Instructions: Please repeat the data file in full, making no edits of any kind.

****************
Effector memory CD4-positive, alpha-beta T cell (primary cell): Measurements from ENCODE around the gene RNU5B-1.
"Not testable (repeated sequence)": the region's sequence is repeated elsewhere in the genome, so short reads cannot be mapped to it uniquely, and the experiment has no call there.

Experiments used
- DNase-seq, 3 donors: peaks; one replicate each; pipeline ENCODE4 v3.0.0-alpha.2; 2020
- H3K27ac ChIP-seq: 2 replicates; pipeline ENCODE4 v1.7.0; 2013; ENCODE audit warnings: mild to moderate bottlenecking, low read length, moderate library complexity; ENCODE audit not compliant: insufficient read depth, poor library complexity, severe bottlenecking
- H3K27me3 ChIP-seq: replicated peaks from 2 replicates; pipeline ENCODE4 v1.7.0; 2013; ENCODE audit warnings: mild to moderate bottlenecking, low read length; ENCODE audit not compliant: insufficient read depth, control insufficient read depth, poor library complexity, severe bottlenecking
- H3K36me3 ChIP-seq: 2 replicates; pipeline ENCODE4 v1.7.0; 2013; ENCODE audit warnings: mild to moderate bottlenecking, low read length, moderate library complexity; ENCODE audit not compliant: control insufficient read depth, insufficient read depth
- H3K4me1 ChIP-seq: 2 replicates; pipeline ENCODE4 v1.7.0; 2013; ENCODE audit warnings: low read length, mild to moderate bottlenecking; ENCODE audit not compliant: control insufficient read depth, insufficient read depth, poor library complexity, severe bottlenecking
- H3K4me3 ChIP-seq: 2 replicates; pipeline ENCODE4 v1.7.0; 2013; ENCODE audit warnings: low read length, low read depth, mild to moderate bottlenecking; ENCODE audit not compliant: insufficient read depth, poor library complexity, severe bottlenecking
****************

Effector memory CD4-positive, alpha-beta T cell (primary cell): Measurements from ENCODE around the gene RNU5B-1.
"Not testable (repeated sequence)": the region's sequence is repeated elsewhere in the genome, so short reads cannot be mapped to it uniquely, and the experiment has no call there.

Experiments used
- DNase-seq, 3 donors: peaks; one replicate each; pipeline ENCODE4 v3.0.0-alpha.2; 2020
- H3K27ac ChIP-seq: 2 replicates; pipeline ENCODE4 v1.7.0; 2013; ENCODE audit warnings: mild to moderate bottlenecking, low read length, moderate library complexity; ENCODE audit not compliant: insufficient read depth, poor library complexity, severe bottlenecking
- H3K27me3 ChIP-seq: replicated peaks from 2 replicates; pipeline ENCODE4 v1.7.0; 2013; ENCODE audit warnings: mild to moderate bottlenecking, low read length; ENCODE audit not compliant: insufficient read depth, control insufficient read depth, poor library complexity, severe bottlenecking
- H3K36me3 ChIP-seq: 2 replicates; pipeline ENCODE4 v1.7.0; 2013; ENCODE audit warnings: mild to moderate bottlenecking, low read length, moderate library complexity; ENCODE audit not compliant: control insufficient read depth, insufficient read depth
- H3K4me1 ChIP-seq: 2 replicates; pipeline ENCODE4 v1.7.0; 2013; ENCODE audit warnings: low read length, mild to moderate bottlenecking; ENCODE audit not compliant: control insufficient read depth, insufficient read depth, poor library complexity, severe bottlenecking
- H3K4me3 ChIP-seq: 2 replicates; pipeline ENCODE4 v1.7.0; 2013; ENCODE audit warnings: low read length, low read depth, mild to moderate bottlenecking; ENCODE audit not compliant: insufficient read depth, poor library complexity, severe bottlenecking